LAS VEGAS, Nevada -- Las Vegas-centric Clark County is home to more than 75 percent of all Democrats in Nevada, but Bernie Sanders is choosing to spend the last day before Saturday's critical Nevada caucus in tiny Elko, a six-and-a-half-hour drive north of here, where there are just 4,137 registered Democrats in the entire county.
Just a few days ago, Hillary Clinton, too, made a pilgrimage to Elko, a deeply conservative area that voted for Mitt Romney over Barack Obama 75 percent to 22 percent.
The fact that the candidates are spending precious time in the small city speaks to both the closeness of the race in Nevada – the candidates were separated by just one point in the most recent poll -- and the quirks of the state’s caucus process, which gives voters in rural areas more sway than they might have in a primary.
It’s a lesson from the playbook Barack Obama ran in 2008 to edge Clinton on delegates, even though she turned out more supporters than her rival.
Clinton has learned her lesson from 2008, venturing up north and deploying organizers to rural areas. But it’s Sanders especially who is focusing on the sparsely populated northern reaches of the state, which also tend to be whiter and thus more favorable to his candidacy.
On Friday, he’ll head to Elko, Carson City, and hit Reno again less than a week after holding two events there. “The Biggest Little City” was also his first stop on a two-day swing to the state in late December, when he held a 2,000 person rally in town. And when he visited Nevada in August, he split his time between Las Vegas and Reno.
That hardly means he’s abandoning Las Vegas and the 436,000 registered Democrats in Clark County. But it reveals a different set of priorities from Clinton, who is using her final days before the caucus to more narrowly target casino and hotel workers on The Strip.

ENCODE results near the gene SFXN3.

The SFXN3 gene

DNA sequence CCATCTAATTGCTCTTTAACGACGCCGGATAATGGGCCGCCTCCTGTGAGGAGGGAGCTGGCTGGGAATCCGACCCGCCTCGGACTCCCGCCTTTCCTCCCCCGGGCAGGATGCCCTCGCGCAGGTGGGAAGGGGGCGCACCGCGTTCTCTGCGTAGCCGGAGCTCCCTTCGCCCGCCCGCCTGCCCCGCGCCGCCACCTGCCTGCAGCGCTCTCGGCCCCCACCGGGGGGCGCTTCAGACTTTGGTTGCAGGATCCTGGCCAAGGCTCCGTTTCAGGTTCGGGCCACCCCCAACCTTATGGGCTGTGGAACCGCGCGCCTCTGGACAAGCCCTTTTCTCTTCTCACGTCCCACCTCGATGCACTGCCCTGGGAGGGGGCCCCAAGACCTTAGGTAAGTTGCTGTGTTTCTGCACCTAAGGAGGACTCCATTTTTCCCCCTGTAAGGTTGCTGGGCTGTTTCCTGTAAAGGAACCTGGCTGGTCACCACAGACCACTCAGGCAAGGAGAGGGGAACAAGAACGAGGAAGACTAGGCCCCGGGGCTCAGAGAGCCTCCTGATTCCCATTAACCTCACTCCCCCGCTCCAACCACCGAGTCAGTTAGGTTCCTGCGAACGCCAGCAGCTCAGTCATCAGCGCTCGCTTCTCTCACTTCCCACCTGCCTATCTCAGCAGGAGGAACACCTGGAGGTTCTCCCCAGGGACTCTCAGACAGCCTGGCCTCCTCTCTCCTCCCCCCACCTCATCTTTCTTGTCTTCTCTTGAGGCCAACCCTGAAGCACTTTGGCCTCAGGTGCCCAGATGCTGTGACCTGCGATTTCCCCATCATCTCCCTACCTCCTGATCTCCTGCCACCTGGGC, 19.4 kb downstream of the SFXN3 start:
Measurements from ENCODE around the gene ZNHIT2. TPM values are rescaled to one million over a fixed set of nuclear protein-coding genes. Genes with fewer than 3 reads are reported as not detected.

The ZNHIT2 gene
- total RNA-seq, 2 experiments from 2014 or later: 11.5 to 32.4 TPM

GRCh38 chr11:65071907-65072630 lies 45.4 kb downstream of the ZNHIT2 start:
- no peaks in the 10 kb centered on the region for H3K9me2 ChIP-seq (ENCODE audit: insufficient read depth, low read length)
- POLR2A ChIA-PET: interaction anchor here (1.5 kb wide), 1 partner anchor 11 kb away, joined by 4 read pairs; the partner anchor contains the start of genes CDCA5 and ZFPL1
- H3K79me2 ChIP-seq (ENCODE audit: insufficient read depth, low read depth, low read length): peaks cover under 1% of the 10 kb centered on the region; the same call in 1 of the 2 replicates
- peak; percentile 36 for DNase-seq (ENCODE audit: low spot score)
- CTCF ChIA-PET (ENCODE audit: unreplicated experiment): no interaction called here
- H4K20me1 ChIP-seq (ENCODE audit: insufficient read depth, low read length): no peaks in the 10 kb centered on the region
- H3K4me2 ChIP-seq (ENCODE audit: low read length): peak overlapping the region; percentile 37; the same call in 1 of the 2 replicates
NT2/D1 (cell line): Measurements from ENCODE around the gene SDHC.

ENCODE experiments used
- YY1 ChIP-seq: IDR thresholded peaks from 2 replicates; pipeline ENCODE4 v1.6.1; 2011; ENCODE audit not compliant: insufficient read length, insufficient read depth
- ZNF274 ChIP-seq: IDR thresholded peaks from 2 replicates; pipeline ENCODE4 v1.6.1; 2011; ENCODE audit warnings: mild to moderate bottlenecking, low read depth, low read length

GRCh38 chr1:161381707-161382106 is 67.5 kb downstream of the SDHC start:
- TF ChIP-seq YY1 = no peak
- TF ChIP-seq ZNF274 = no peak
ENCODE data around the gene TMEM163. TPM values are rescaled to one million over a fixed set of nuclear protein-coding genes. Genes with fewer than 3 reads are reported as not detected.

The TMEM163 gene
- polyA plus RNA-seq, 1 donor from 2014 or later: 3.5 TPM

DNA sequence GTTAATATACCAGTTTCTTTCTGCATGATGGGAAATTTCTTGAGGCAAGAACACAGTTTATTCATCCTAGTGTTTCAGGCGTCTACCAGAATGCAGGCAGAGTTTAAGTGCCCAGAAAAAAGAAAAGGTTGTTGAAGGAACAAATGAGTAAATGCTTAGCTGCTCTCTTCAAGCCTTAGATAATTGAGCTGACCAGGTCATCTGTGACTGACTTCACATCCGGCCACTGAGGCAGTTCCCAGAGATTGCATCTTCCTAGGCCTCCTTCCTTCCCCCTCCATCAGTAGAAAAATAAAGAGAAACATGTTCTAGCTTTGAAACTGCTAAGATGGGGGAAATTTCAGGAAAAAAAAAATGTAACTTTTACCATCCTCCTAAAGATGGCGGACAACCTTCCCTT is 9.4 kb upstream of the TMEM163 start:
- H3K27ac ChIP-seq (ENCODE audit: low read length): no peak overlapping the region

Clinton and her top allies have been fanning out to many of the city’s largest hotels to meet with workers in employee-only areas at the so-called “back of house,” even though the powerful Culinary Workers Union that represents the workers declined to endorse Clinton or any other candidate this year.
If this were a primary, Sanders’ time might be better spent focusing on maximizing turnout in heavily populated areas, especially since there’s plenty of room to improve on the roughly 20 percent turnout seen in the state’s contest eight years ago. But Nevada is a caucus and that means a supporter in one place is not necessarily worth as much as a supporter living somewhere else.
Nevada has 23 delegates to the Democratic National Convention, divided somewhat evenly among the state’s four congressional districts. The First District, which includes most of Downtown Las Vegas and The Strip, gets 5 delegates, while the remaining three districts get 6 delegates each.
“The name of the game is collecting delegates and all of [the Second Congressional District] and a large part of [the Fourth Congressional district] are outside Clark County, and that represents half the delegates,” said Chris Wicker, the Reno-based vice-chairman of the Nevada Democratic Party, who is staying neutral in the contest. “If you do well outside of Clark County, you can still collect a significant number of delegates going to the national convention.”
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In 2008, Obama’s team understood this better than Clinton’s team. Clinton beat Obama statewide by a solid 5 percentage points when it came to county delegates, the closest approximation of raw votes.
But Obama earned one more national delegate in part by winning almost all of the northern reaches of the state -- including Elko and Reno. Clinton dominated in Clark County and the two neighboring southern counties, which are more diverse than the north, and she's will likely do well in Clark again.
“Senator Clinton has been through Clark County many many times and so has President Clinton,” said Wicker.
But the Democratic Party set up the caucus system to help grow its strength in rural and conservative areas, in part by encouraging candidates to invest time and organizational resources outside of major cities.
The party does this by giving rural counties a disproportionate number of delegates. In small rural counties that have 400 or fewer registered democrats, the party assigns one precinct delegate per five registered Democrats. In more populous counties that have 4,001 registered democrats or more, it’s one precinct delegate per 50 registered Democrats.
That boost doesn't make the small counties count more than the larger ones, but it helps make them count at all.